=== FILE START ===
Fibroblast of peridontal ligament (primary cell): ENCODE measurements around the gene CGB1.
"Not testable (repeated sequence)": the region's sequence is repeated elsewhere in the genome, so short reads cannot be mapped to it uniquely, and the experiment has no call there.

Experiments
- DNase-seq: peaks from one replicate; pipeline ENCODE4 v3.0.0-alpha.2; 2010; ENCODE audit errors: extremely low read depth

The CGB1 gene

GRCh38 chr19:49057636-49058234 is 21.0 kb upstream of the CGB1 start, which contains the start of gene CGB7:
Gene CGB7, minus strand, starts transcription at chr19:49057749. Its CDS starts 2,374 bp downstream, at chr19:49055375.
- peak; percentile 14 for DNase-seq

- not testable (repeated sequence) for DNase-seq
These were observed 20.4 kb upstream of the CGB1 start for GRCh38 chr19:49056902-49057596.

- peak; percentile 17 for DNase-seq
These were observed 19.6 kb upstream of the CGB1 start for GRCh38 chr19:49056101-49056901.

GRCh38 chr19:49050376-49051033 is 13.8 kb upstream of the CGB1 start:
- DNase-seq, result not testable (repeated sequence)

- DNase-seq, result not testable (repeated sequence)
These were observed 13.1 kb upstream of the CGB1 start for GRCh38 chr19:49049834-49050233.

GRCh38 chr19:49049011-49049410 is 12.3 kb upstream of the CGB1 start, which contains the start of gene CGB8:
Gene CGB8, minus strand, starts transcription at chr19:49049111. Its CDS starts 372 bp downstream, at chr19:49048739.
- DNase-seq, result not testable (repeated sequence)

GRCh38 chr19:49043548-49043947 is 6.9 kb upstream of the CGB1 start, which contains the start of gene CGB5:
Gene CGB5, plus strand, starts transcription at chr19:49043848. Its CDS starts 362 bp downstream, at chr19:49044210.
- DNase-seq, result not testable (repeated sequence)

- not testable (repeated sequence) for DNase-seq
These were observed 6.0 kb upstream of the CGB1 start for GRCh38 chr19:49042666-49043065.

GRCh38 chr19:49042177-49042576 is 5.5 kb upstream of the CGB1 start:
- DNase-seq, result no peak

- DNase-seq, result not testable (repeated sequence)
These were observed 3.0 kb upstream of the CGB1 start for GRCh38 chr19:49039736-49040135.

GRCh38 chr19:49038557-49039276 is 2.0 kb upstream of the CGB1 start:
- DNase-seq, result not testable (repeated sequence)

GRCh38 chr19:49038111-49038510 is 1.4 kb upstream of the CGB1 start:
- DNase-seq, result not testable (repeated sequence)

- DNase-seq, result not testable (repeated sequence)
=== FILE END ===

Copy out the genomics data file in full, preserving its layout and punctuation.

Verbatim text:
Fibroblast of peridontal ligament (primary cell): ENCODE measurements around the gene CGB1.
"Not testable (repeated sequence)": the region's sequence is repeated elsewhere in the genome, so short reads cannot be mapped to it uniquely, and the experiment has no call there.

Experiments
- DNase-seq: peaks from one replicate; pipeline ENCODE4 v3.0.0-alpha.2; 2010; ENCODE audit errors: extremely low read depth

The CGB1 gene

GRCh38 chr19:49057636-49058234 is 21.0 kb upstream of the CGB1 start, which contains the start of gene CGB7:
Gene CGB7, minus strand, starts transcription at chr19:49057749. Its CDS starts 2,374 bp downstream, at chr19:49055375.
- peak; percentile 14 for DNase-seq

- not testable (repeated sequence) for DNase-seq
These were observed 20.4 kb upstream of the CGB1 start for GRCh38 chr19:49056902-49057596.

- peak; percentile 17 for DNase-seq
These were observed 19.6 kb upstream of the CGB1 start for GRCh38 chr19:49056101-49056901.

GRCh38 chr19:49050376-49051033 is 13.8 kb upstream of the CGB1 start:
- DNase-seq, result not testable (repeated sequence)

- DNase-seq, result not testable (repeated sequence)
These were observed 13.1 kb upstream of the CGB1 start for GRCh38 chr19:49049834-49050233.

GRCh38 chr19:49049011-49049410 is 12.3 kb upstream of the CGB1 start, which contains the start of gene CGB8:
Gene CGB8, minus strand, starts transcription at chr19:49049111. Its CDS starts 372 bp downstream, at chr19:49048739.
- DNase-seq, result not testable (repeated sequence)

GRCh38 chr19:49043548-49043947 is 6.9 kb upstream of the CGB1 start, which contains the start of gene CGB5:
Gene CGB5, plus strand, starts transcription at chr19:49043848. Its CDS starts 362 bp downstream, at chr19:49044210.
- DNase-seq, result not testable (repeated sequence)

- not testable (repeated sequence) for DNase-seq
These were observed 6.0 kb upstream of the CGB1 start for GRCh38 chr19:49042666-49043065.

GRCh38 chr19:49042177-49042576 is 5.5 kb upstream of the CGB1 start:
- DNase-seq, result no peak

- DNase-seq, result not testable (repeated sequence)
These were observed 3.0 kb upstream of the CGB1 start for GRCh38 chr19:49039736-49040135.

GRCh38 chr19:49038557-49039276 is 2.0 kb upstream of the CGB1 start:
- DNase-seq, result not testable (repeated sequence)

GRCh38 chr19:49038111-49038510 is 1.4 kb upstream of the CGB1 start:
- DNase-seq, result not testable (repeated sequence)

- DNase-seq, result not testable (repeated sequence)